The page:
Democratic Rep. Mike Levin was first elected to California’s 49th Congressional District in 2018. The incumbent Democrat raised nearly $4.7 million in the 2022 cycle, ahead of his victory against Republican challenger Brian Maryott, who raised about $4.5 million, including $2.5 million in self-funding. In outside spending, liberal groups spent more than $8 million opposing Maryott, while conservative groups opposing Levin spent $6.1 million.
President Joe Biden headlined a campaign rally for Levin on Nov. 3 in the city of Oceanside, telling the crowd that the Nov. 8 election would “determine the direction of the country for at least a decade or more.” Levin defeated Maryott by about 5%, a closer margin than Levin’s victory over Maryott for the same seat in 2020.
Democratic Rep. Chris Pappas raised $4.6 million for his reelection bid in New Hampshire’s 1st Congressional District, which covers multiple counties in the eastern and southern portion of the state. Pappas was first elected in 2018 to the seat, which was open after the retirement of Rep. Carol Shea-Porter (D–N.H.).
Pappas’ Republican opponent was Karoline Leavitt, a conservative member of Generation Z who previously worked as an assistant press secretary in the White House for former President Donald Trump. Leavitt, who was also endorsed by Trump, raised just over $3 million.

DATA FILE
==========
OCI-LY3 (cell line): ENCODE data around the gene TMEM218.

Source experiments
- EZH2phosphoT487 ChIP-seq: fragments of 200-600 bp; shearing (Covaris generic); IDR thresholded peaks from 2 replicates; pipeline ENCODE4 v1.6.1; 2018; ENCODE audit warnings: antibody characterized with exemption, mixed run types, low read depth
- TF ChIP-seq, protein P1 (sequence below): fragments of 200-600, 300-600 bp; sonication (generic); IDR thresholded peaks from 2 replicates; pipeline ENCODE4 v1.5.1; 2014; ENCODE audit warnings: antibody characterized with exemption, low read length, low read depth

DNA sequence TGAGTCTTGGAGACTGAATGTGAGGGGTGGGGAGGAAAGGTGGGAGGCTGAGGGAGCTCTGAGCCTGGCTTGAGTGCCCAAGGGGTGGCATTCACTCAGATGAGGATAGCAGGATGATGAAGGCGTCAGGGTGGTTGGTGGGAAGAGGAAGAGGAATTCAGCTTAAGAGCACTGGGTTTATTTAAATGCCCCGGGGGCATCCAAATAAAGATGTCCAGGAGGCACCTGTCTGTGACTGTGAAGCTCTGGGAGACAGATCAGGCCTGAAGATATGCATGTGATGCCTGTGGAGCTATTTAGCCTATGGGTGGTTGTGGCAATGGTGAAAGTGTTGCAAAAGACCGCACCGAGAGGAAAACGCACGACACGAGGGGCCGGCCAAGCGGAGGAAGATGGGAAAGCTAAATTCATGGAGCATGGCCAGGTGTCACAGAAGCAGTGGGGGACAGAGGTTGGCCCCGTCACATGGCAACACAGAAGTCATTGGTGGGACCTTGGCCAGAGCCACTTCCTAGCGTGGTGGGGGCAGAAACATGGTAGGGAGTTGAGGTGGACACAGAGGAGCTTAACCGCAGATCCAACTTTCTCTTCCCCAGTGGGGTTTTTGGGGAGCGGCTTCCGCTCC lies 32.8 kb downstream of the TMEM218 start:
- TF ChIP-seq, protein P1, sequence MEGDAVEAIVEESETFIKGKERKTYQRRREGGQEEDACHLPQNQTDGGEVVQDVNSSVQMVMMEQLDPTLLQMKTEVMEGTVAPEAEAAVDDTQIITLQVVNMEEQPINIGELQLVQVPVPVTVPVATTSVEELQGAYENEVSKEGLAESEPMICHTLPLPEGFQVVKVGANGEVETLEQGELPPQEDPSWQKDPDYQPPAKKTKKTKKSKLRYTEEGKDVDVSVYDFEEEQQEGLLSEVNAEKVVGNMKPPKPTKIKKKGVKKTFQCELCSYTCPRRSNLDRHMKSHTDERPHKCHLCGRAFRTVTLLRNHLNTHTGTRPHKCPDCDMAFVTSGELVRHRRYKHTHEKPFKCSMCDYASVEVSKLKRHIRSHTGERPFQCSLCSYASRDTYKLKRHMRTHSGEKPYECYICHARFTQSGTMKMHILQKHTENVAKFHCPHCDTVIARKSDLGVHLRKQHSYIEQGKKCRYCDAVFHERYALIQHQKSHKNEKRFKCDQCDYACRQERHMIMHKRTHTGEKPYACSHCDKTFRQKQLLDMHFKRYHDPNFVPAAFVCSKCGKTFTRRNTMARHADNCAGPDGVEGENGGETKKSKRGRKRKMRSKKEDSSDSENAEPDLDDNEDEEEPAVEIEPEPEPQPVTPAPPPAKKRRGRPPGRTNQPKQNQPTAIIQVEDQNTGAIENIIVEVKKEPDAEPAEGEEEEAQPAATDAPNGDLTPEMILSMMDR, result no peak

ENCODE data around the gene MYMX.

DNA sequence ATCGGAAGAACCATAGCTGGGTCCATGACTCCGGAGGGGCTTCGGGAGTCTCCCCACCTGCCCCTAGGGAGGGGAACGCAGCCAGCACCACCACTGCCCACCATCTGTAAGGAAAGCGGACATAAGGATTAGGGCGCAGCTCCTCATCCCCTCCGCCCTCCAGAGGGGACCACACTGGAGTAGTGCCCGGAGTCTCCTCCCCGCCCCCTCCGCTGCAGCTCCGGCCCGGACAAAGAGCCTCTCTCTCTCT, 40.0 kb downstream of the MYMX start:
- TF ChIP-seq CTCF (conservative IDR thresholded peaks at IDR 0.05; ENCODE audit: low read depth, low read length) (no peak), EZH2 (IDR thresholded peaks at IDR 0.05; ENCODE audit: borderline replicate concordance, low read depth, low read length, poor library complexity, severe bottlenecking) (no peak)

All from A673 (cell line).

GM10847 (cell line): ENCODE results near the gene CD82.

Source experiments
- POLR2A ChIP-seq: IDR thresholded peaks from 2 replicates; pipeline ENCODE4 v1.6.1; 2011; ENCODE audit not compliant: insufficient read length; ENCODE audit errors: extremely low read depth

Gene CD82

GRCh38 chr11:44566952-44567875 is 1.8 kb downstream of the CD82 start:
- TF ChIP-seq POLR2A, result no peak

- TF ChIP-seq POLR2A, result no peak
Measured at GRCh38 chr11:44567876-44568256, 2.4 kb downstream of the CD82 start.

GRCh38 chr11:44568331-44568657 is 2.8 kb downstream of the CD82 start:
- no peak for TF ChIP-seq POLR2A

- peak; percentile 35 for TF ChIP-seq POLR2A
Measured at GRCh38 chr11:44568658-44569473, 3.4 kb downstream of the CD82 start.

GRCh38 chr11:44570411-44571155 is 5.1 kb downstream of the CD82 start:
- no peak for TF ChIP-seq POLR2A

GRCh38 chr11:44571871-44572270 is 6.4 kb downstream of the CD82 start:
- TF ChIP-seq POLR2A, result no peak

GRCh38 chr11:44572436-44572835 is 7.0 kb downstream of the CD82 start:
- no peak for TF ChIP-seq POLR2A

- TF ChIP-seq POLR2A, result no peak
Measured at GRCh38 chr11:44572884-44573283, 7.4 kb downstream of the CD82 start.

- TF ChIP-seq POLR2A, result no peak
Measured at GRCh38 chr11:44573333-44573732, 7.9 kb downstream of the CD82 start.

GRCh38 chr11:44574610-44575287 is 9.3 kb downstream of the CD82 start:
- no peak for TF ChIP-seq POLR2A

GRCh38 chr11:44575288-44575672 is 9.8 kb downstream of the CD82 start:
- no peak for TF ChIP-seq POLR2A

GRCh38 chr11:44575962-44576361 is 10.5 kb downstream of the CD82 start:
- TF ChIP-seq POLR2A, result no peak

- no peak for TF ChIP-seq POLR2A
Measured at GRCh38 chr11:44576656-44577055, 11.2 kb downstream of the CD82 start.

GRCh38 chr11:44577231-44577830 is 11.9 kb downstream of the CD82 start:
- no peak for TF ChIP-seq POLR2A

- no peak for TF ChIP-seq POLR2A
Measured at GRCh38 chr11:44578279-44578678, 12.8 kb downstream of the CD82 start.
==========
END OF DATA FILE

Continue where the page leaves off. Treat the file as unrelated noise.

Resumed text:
Leavitt was defeated by Pappas by a margin of almost 25,000 votes, or about 8%. Outside groups spent $9.4 million supporting Pappas and opposing Leavitt while outside spending supporting Leavitt and opposing Pappas totaled $9.8 million, making this one of the most expensive House races of the 2022 election cycle.
During the Republican primary, the Congressional Leadership Fund – a Carey committee aligned with House Minority Leader Kevin McCarthy (R-Calif.) – spent $1.3 million boosting Leavitt’s more moderate opponent, Matt Mowers, before pivoting to support Leavitt following her victory over Mowers in September.
The National Republican Congressional Committee spent $3.4 million opposing Pappas, while the Congressional Leadership Fund spent $5.1 million opposing Pappas.
Rep. Pat Ryan (D-N.Y.), a former Ulster County executive, narrowly won a special election in New York’s 19th Congressional District in August, defeating former Republican gubernatorial nominee Marc Molinaro in an upset. The seat was open after Rep. Antonio Delgado (D–N.Y.) resigned to become lieutenant governor of New York.
Due to redistricting, Ryan chose to run in the newly-drawn 18th Congressional District against Republican state assemblyman Colin Schmitt. The 18th District, which consists of suburbs and exurbs of New York City, now encompasses all of Orange County and Putnam County as well as parts of Dutchess County and Westchester County.
Ryan narrowly defeated Schmitt by just over 2,600 votes, with Ryan receiving 50.5% of the vote compared to 49.5% for Schmitt.